GENEVA (Reuters) - A U.N. human rights investigator criticised on Wednesday China's crackdown on Muslim Uighurs in the far western region of Xinjiang, citing "disturbing stories" of harassment and intimidation against the ethnic minority.
Xinjiang has been roiled by ethnic tension between Uighurs and majority Han Chinese. Uighur groups and rights activists say the government's repressive policies in Xinjiang, including controls on Islam, have provoked unrest.
Heiner Bielefeldt, special rapporteur on freedom of religion or belief, told a news briefing China's actions against the Uighurs were "a major problem".
"I heard, also, very disturbing stories about harassment, for instance, intimidation during Ramadan - children in schools were expected to break their fasting on Ramadan," he said, referring to the month-long religious holiday when observant Muslims do not eat during the day.
Some Xinjiang cities have placed restrictions on Islamic dress, including the capital, Urumqi, which banned the wearing of veils in public late last year.
Chinese Foreign Ministry spokesman Hong Lei, said the government paid great attention to freedom of religion and it was "baseless" to say there was any kind of repression on religious practices over important festivals.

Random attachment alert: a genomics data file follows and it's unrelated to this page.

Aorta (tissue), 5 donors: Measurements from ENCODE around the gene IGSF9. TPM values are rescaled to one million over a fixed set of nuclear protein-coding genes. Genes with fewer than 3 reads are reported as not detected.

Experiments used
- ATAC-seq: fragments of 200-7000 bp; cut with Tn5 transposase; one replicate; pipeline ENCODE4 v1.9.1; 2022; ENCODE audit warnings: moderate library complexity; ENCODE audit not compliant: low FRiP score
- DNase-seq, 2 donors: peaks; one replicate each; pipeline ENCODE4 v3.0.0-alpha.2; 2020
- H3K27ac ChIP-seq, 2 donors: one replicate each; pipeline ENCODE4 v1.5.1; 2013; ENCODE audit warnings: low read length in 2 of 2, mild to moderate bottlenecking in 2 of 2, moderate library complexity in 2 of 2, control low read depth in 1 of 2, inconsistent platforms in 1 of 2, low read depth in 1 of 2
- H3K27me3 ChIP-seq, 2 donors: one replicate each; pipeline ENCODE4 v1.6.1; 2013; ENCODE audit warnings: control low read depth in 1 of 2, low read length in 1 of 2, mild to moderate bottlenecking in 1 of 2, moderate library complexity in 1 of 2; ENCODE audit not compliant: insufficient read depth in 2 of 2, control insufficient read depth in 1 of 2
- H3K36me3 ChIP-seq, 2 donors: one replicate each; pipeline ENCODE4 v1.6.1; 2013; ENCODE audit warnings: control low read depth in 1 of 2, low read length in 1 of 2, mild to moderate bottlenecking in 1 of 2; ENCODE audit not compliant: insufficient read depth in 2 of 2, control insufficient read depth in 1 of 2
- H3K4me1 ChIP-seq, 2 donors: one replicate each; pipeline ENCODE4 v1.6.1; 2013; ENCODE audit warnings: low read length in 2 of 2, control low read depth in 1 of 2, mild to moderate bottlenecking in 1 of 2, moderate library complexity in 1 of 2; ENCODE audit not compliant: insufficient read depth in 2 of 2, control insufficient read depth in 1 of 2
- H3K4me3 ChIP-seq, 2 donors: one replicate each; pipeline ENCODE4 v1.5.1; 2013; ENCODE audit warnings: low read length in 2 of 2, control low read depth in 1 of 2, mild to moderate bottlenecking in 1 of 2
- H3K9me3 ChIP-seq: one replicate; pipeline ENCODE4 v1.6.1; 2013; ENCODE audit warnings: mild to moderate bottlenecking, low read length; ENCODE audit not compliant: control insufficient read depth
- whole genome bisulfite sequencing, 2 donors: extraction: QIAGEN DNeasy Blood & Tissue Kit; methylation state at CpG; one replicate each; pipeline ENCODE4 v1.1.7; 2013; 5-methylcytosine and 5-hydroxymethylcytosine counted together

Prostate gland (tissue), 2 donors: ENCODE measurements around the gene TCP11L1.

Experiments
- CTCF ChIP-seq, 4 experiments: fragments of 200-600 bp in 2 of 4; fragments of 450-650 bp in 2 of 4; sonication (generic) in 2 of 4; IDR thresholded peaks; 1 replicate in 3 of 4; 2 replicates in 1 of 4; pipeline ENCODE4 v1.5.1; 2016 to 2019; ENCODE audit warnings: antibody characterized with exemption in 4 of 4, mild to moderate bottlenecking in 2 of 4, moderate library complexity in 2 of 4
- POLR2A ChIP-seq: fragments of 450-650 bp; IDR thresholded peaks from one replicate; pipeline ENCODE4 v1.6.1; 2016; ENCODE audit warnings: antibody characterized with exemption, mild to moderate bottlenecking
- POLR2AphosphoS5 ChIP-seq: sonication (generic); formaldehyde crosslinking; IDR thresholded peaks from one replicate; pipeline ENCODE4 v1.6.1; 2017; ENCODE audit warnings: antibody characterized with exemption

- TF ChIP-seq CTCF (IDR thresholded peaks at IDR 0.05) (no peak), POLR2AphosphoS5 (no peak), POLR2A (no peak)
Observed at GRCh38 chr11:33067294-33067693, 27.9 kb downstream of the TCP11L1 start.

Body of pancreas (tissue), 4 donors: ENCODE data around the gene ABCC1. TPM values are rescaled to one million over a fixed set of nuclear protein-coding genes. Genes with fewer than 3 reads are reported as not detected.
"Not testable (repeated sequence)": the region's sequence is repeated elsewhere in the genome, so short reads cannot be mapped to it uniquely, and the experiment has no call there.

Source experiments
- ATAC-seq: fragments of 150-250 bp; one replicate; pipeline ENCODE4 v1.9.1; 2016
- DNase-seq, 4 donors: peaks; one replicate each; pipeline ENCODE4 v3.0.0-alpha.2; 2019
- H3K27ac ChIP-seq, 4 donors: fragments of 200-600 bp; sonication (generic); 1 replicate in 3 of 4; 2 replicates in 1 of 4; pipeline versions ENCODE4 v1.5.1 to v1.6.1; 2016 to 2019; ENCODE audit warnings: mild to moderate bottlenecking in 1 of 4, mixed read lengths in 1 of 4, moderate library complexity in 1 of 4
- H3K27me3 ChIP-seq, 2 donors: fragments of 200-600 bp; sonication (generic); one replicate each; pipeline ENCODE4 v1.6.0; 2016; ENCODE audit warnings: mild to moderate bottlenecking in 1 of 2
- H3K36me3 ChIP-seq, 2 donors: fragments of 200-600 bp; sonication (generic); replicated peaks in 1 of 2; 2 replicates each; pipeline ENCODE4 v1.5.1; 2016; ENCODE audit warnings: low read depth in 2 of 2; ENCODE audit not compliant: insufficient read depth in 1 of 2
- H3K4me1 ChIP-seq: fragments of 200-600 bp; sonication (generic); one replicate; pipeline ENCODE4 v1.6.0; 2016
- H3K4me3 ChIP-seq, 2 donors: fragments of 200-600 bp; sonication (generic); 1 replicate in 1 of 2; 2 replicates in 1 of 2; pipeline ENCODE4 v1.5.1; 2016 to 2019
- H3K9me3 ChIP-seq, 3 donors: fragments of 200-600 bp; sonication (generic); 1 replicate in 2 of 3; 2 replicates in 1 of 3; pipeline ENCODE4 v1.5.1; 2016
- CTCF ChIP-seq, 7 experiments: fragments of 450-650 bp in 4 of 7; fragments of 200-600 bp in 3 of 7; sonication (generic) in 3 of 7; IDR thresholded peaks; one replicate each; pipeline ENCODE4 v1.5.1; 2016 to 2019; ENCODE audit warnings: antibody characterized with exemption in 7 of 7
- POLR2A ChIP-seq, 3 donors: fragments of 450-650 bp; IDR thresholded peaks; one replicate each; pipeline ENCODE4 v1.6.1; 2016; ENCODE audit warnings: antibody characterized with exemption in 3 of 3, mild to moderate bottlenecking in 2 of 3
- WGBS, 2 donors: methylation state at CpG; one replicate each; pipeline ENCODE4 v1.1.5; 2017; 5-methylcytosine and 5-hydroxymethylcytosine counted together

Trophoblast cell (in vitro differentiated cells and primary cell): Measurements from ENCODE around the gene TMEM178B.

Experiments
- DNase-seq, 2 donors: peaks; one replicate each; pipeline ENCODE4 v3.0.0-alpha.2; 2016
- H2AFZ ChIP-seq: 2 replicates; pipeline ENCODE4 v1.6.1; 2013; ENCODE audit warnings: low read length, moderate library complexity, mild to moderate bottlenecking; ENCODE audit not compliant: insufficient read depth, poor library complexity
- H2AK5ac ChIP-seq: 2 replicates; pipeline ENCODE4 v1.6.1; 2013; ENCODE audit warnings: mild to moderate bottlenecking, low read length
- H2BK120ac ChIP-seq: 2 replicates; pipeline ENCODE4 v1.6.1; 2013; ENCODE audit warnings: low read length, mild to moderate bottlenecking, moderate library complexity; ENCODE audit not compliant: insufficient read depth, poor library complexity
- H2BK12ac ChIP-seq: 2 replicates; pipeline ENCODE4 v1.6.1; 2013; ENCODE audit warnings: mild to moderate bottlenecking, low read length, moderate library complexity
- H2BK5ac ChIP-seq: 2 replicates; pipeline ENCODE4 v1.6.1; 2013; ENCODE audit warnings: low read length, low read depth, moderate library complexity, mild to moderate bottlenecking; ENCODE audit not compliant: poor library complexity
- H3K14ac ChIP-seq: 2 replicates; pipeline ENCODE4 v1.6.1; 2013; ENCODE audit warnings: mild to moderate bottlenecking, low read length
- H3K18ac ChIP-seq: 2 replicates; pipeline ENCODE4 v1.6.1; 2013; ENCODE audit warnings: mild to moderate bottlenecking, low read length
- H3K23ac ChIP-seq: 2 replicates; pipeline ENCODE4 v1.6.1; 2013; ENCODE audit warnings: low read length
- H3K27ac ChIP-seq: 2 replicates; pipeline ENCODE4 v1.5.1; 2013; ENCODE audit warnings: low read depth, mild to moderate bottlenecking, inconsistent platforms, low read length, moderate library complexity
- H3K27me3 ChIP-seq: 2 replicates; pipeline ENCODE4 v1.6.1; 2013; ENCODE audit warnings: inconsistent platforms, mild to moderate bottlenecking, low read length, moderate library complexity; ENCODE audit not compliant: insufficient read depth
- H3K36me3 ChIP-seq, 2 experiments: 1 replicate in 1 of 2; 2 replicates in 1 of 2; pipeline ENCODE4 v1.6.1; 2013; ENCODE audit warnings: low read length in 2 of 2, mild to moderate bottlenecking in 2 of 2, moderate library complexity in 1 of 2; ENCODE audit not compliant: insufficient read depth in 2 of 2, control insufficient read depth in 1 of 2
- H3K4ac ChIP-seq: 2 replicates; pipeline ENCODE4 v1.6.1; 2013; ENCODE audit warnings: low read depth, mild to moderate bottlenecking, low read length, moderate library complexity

Bielefeldt said there had been no progress on his office's request to conduct an official visit to China, which was last agreed on in 2004.
Bielefeldt also criticised China for wanting to control the reincarnation of Tibetan monks, saying Beijing was "really destroying the autonomy of religious communities, poisoning the relationship between different sub-groups, creating schisms, pitching off people against each other in order to exercise control".
His comments came two days after the Chinese-appointed governor of Tibet said the exiled Tibetan spiritual leader the Dalai Lama was profaning Buddhism by suggesting that he would not be reincarnated when he dies.
Activists have criticised China for using a campaign against militancy in Xinjiang to crack down on Uighurs. Hundreds have died in violence in recent years in predominantly Uighur parts of Xinjiang.
The government has blamed attacks in Xinjiang and elsewhere in China, including Beijing, on Islamist militants from the region. It says separatists there want to set up an independent state called East Turkestan.
On Thursday, the head of China's Supreme Court said 712 people had been sentenced last year for "separatist activities" or participating in terror attacks, up 13.3 percent on 2013.
"We will actively participate in the fight against terrorism and separatism (and) severely punish violent terrorist crimes according to the law," Chief Justice Zhou Qiang told the annual meeting of parliament.
Bielefeldt said he believed the crackdown on freedom of religion stemmed from nervousness on the part of an "authoritarian" government about people coming together "outside of official channels".
Additional reporting by Ben Blanchard and Michael Martina in BEIJING; Editing by Larry King, Paul Tait and Robert Birsel